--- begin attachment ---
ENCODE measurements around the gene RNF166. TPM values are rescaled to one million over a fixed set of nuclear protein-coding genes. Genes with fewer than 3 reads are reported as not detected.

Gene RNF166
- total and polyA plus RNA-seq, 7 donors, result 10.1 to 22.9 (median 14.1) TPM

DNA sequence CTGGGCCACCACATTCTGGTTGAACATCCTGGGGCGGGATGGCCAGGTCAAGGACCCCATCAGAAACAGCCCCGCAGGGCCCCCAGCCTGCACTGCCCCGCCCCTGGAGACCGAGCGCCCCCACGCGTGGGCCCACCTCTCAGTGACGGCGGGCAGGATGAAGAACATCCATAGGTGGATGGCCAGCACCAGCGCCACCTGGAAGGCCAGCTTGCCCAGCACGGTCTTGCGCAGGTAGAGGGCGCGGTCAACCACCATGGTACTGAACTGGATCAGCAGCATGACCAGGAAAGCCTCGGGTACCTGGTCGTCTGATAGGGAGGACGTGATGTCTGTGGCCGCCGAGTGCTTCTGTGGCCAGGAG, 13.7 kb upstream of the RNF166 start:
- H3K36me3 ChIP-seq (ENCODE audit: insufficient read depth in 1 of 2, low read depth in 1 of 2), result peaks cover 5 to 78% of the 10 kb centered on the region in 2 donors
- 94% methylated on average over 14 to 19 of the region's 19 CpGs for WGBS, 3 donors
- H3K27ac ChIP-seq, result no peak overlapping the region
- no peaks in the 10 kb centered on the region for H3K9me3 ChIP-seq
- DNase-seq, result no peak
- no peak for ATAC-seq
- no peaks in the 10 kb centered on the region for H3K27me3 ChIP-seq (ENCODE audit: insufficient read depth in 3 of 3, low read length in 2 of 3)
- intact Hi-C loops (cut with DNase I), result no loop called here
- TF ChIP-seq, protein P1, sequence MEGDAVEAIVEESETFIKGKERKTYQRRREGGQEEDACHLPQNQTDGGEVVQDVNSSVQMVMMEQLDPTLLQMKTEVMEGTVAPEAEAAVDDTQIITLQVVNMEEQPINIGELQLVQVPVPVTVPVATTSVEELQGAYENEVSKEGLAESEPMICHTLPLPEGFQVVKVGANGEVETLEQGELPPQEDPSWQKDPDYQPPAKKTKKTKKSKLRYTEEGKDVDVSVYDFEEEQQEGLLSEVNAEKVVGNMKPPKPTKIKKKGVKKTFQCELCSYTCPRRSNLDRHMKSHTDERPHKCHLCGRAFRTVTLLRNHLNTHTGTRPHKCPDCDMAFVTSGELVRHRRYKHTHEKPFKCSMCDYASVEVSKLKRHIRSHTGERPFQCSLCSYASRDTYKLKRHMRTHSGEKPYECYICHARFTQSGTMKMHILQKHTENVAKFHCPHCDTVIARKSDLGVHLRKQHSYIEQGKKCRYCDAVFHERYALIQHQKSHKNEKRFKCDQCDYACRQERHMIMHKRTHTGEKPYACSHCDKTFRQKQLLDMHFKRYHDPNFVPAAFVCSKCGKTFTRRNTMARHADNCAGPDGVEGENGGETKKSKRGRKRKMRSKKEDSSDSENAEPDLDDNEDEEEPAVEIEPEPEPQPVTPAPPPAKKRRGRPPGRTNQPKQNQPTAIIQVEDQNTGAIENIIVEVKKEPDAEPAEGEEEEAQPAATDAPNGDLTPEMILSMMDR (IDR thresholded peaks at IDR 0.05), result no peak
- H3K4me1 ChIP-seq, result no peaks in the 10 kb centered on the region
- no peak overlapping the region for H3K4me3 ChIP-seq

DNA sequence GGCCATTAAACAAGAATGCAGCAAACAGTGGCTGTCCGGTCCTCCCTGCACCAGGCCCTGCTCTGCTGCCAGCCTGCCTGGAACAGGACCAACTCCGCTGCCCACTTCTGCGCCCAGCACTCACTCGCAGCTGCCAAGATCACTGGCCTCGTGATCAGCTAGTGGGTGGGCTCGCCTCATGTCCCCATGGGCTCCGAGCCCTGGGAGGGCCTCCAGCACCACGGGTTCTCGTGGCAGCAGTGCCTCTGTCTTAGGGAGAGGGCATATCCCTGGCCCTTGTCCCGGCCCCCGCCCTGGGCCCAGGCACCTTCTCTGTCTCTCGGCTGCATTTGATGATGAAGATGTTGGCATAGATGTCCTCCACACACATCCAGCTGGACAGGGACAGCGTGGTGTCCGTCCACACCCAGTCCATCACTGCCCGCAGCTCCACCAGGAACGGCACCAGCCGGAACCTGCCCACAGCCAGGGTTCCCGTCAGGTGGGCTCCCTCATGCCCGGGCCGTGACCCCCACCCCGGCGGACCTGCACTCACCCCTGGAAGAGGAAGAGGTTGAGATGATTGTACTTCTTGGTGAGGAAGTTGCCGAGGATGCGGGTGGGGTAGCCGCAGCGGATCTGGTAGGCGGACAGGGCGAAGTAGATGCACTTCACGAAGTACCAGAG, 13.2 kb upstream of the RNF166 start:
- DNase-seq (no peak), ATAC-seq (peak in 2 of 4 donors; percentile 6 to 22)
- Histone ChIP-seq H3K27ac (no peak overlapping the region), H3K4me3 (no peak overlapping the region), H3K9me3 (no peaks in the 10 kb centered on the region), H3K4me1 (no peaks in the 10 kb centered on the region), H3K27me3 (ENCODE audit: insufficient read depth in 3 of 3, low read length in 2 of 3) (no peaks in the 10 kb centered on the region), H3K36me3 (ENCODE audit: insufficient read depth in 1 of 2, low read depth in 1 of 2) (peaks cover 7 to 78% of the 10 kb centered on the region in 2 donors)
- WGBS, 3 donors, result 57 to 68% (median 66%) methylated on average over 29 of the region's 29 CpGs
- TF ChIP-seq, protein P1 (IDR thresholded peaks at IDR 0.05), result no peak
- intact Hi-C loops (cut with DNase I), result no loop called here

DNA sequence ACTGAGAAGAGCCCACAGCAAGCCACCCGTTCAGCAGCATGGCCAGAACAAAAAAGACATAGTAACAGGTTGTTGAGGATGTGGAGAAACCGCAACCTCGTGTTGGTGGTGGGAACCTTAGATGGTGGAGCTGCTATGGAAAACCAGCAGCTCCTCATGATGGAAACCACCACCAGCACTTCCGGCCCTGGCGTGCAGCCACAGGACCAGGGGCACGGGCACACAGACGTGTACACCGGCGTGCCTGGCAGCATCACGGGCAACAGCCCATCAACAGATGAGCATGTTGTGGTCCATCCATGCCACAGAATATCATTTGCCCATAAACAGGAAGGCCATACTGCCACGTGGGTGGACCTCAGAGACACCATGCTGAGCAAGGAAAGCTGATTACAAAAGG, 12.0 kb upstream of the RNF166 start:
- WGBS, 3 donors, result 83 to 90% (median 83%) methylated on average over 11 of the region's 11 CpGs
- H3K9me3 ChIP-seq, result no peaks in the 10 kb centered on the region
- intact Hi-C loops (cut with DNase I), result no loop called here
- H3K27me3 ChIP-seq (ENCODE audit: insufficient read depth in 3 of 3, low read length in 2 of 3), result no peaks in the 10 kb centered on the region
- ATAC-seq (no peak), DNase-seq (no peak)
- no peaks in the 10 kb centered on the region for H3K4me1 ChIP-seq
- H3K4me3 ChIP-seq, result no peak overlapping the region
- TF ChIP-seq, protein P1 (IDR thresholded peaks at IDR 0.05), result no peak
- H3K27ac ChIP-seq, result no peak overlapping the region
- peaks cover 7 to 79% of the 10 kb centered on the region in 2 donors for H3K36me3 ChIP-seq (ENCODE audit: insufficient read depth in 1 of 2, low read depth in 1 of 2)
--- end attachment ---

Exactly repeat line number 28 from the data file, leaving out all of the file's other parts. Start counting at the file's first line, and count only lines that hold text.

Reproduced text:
- no peaks in the 10 kb centered on the region for H3K4me1 ChIP-seq